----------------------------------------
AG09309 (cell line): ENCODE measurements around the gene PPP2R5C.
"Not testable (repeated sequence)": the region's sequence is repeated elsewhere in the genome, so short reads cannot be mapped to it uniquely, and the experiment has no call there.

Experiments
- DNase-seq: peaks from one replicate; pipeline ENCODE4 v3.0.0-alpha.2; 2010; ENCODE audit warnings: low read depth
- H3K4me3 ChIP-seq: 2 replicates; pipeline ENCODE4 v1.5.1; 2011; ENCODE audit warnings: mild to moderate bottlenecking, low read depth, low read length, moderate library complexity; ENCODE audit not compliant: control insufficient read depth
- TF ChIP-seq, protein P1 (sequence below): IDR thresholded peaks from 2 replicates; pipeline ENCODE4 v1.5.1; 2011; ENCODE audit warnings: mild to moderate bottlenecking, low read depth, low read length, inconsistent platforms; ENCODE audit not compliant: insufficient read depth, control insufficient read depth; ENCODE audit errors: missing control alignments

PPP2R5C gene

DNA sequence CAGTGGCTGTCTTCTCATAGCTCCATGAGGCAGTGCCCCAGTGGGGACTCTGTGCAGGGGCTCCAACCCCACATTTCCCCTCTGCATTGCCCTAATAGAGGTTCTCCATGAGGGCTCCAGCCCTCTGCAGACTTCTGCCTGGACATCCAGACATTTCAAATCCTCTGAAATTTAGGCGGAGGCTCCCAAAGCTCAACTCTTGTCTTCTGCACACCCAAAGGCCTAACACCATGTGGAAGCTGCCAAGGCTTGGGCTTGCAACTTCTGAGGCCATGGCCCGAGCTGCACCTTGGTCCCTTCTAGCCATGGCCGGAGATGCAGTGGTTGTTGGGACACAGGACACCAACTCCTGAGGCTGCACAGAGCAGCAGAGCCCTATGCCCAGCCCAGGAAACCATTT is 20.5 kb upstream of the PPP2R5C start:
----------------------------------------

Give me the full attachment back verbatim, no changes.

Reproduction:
AG09309 (cell line): ENCODE measurements around the gene PPP2R5C.
"Not testable (repeated sequence)": the region's sequence is repeated elsewhere in the genome, so short reads cannot be mapped to it uniquely, and the experiment has no call there.

Experiments
- DNase-seq: peaks from one replicate; pipeline ENCODE4 v3.0.0-alpha.2; 2010; ENCODE audit warnings: low read depth
- H3K4me3 ChIP-seq: 2 replicates; pipeline ENCODE4 v1.5.1; 2011; ENCODE audit warnings: mild to moderate bottlenecking, low read depth, low read length, moderate library complexity; ENCODE audit not compliant: control insufficient read depth
- TF ChIP-seq, protein P1 (sequence below): IDR thresholded peaks from 2 replicates; pipeline ENCODE4 v1.5.1; 2011; ENCODE audit warnings: mild to moderate bottlenecking, low read depth, low read length, inconsistent platforms; ENCODE audit not compliant: insufficient read depth, control insufficient read depth; ENCODE audit errors: missing control alignments

PPP2R5C gene

DNA sequence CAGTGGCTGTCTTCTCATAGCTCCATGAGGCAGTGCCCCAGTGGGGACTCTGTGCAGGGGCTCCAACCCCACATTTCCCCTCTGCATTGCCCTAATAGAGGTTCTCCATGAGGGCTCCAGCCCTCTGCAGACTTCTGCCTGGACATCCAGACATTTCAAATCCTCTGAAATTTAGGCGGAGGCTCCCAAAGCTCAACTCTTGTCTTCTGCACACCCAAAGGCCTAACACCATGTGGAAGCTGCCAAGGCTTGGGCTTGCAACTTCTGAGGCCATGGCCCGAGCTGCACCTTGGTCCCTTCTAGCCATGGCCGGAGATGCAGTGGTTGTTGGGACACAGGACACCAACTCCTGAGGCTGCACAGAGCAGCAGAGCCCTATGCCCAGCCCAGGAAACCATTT is 20.5 kb upstream of the PPP2R5C start: